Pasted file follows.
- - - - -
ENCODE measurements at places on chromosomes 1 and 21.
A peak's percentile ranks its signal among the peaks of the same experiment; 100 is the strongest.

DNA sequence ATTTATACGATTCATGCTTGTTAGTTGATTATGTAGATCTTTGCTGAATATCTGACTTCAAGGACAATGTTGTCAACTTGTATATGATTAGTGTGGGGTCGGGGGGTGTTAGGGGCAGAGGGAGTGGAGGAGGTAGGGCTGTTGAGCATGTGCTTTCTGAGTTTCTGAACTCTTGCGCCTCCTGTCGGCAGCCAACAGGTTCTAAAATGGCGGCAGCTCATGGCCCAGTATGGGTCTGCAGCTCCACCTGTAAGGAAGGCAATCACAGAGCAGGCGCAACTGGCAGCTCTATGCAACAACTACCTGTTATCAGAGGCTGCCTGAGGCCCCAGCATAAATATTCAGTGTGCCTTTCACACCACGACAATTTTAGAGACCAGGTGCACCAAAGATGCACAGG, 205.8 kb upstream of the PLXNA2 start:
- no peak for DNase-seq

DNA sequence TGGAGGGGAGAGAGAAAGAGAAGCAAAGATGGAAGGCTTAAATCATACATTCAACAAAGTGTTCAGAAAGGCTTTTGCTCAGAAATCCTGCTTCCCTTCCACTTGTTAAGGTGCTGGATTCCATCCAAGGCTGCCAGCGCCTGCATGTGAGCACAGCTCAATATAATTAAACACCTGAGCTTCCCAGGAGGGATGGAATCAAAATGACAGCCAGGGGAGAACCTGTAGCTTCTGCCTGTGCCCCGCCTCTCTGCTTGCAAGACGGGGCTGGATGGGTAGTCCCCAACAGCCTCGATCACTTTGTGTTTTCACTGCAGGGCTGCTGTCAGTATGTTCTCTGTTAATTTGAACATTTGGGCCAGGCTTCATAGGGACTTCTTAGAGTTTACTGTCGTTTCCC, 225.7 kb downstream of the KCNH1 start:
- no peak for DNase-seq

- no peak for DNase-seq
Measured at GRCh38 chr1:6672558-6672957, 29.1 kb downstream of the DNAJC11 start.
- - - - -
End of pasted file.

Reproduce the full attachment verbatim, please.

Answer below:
ENCODE measurements at places on chromosomes 1 and 21.
A peak's percentile ranks its signal among the peaks of the same experiment; 100 is the strongest.

DNA sequence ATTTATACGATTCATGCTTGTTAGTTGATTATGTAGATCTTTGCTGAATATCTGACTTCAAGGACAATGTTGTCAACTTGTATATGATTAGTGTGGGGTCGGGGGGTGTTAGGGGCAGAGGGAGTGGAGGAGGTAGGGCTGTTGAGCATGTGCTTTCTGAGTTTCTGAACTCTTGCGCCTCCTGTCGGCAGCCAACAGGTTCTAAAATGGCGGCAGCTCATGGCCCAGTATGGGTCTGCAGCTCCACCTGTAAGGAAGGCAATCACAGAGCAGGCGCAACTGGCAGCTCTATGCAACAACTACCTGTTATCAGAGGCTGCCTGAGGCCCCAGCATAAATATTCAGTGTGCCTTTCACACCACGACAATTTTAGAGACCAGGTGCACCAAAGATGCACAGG, 205.8 kb upstream of the PLXNA2 start:
- no peak for DNase-seq

DNA sequence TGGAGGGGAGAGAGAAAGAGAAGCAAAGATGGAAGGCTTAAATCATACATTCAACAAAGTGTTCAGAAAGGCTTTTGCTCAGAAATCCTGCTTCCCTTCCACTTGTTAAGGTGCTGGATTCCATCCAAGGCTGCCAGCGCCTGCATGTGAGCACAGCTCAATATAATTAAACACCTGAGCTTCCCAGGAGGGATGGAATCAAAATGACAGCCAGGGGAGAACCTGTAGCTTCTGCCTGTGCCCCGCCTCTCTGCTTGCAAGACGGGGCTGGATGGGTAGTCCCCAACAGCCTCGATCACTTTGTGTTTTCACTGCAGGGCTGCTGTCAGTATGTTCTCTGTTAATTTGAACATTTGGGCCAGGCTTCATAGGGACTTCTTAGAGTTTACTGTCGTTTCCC, 225.7 kb downstream of the KCNH1 start:
- no peak for DNase-seq

- no peak for DNase-seq
Measured at GRCh38 chr1:6672558-6672957, 29.1 kb downstream of the DNAJC11 start.